Generating code for simple SQL Server data access without Entity Framework, works with .NET Core

I realise that Microsoft’s Entity Framework is the most common approach for data access in the .NET world, but I have also always had good results from a simple manual approach using DbConnection, DbCommand and DataReader objects, and like the fact that I can see and control exactly what SQL gets executed. If you prefer using Entity Framework or another abstraction that is fine and please stop reading now!

One snag with this more manual approach is that you have to write tedious code building SQL statements. I figured that someone must have written a utility application to generate this code but could not find one quickly so I did my own. It supports both C# and Visual Basic. The utility connects to a database and lets you generate a class for each table along with code for retrieving and saving these objects, ready for modification. Here you can see a generated class:

image

and here is an example of the generated data access code:

image

This is NOT complete code (otherwise I would be perilously close to writing my own ORM) but simply automates creating SQL parameters and SQL statements.

One of my thoughts was that this code should work well with .NET core. The SQLClient implements the required classes. Here is my code for retrieving an author object, mostly generated by my utility:

public static ClsAuthor GetAuthor(string authorID)

{

SqlConnection conn = new SqlConnection(ConnectString);

SqlCommand cmd = new SqlCommand();

SqlDataReader dr;

ClsAuthor TheAuthor = new ClsAuthor();

try

{

cmd.CommandText = "Select * from Authors where au_id = @auid";

cmd.Parameters.Add("@auid", SqlDbType.Char);

cmd.Parameters[0].Value = authorID;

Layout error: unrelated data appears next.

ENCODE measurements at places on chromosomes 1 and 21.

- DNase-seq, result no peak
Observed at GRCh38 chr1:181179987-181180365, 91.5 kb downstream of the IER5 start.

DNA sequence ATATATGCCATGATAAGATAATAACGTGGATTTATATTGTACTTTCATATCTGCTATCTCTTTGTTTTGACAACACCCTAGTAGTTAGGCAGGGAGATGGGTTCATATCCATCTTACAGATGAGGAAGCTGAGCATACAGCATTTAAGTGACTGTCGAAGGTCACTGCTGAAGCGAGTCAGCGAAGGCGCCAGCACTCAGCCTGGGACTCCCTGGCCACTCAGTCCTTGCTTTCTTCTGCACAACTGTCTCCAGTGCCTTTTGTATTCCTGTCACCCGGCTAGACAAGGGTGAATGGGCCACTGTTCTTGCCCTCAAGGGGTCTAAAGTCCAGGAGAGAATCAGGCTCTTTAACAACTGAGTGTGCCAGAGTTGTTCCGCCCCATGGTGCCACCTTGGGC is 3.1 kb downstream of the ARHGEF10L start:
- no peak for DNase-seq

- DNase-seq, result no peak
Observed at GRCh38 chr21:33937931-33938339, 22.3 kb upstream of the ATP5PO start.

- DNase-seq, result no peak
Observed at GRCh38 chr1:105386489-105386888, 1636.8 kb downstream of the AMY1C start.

cmd.Connection = conn;

cmd.Connection.Open();

dr = cmd.ExecuteReader();

if (dr.Read()) {

//Get Function

TheAuthor.Auid = GetSafeDbString(dr, "au_id");

TheAuthor.Aulname = GetSafeDbString(dr, "au_lname");

TheAuthor.Aufname = GetSafeDbString(dr, "au_fname");

TheAuthor.Phone = GetSafeDbString(dr, "phone");

TheAuthor.Address = GetSafeDbString(dr, "address");

TheAuthor.City = GetSafeDbString(dr, "city");

TheAuthor.State = GetSafeDbString(dr, "state");

TheAuthor.Zip = GetSafeDbString(dr, "zip");

TheAuthor.Contract = GetSafeDbBool(dr, "contract");

}

}

finally

{

conn.Close();

conn.Dispose();

}

return TheAuthor;

}

Everything worked perfectly and I soon had a table showing the authors, using ASP.NET MVC.

In order to verify that it really does work with .NET Core I moved the project to Visual Studio Mac and ran it there:

image

I may be unusual; but I am reassured that I have a relatively painless way to write a database application for .NET Core without using Entity Framework.

Related posts:

  1. Microsoft’s code-first Entity Framework 4.1 nearly done
  2. Should you use Entity Framework for .NET applications?
  3. Bet on Entity Framework, not LINQ to SQL
  4. Why Entity Framework when we have LINQ to SQL?
  5. Data Access in Windows 8 WinRT

2 comments on this post.
  1. Diego:

    You have a memory leak in that snippet of code, if I’m not mistaken. At least cmd should be disposed of (maybe also dr, depending of what cmd.ExecuteReader(); does, if it allocates memory for a new object and returns it, it should also be disposed of). Even if the Garbage Collector would eventually take care of them, their continuing existence may keep the referred connection alive longer than needs to.

    In general, a good maxim when coding is “What thou new’d, thou shall dispose’d, unless returne’d” (sorry for the crappy old English).

  2. hajo:

    How about using Dapper? I believe it’s working with .Net Core although I confess I’ve not tried it myself.

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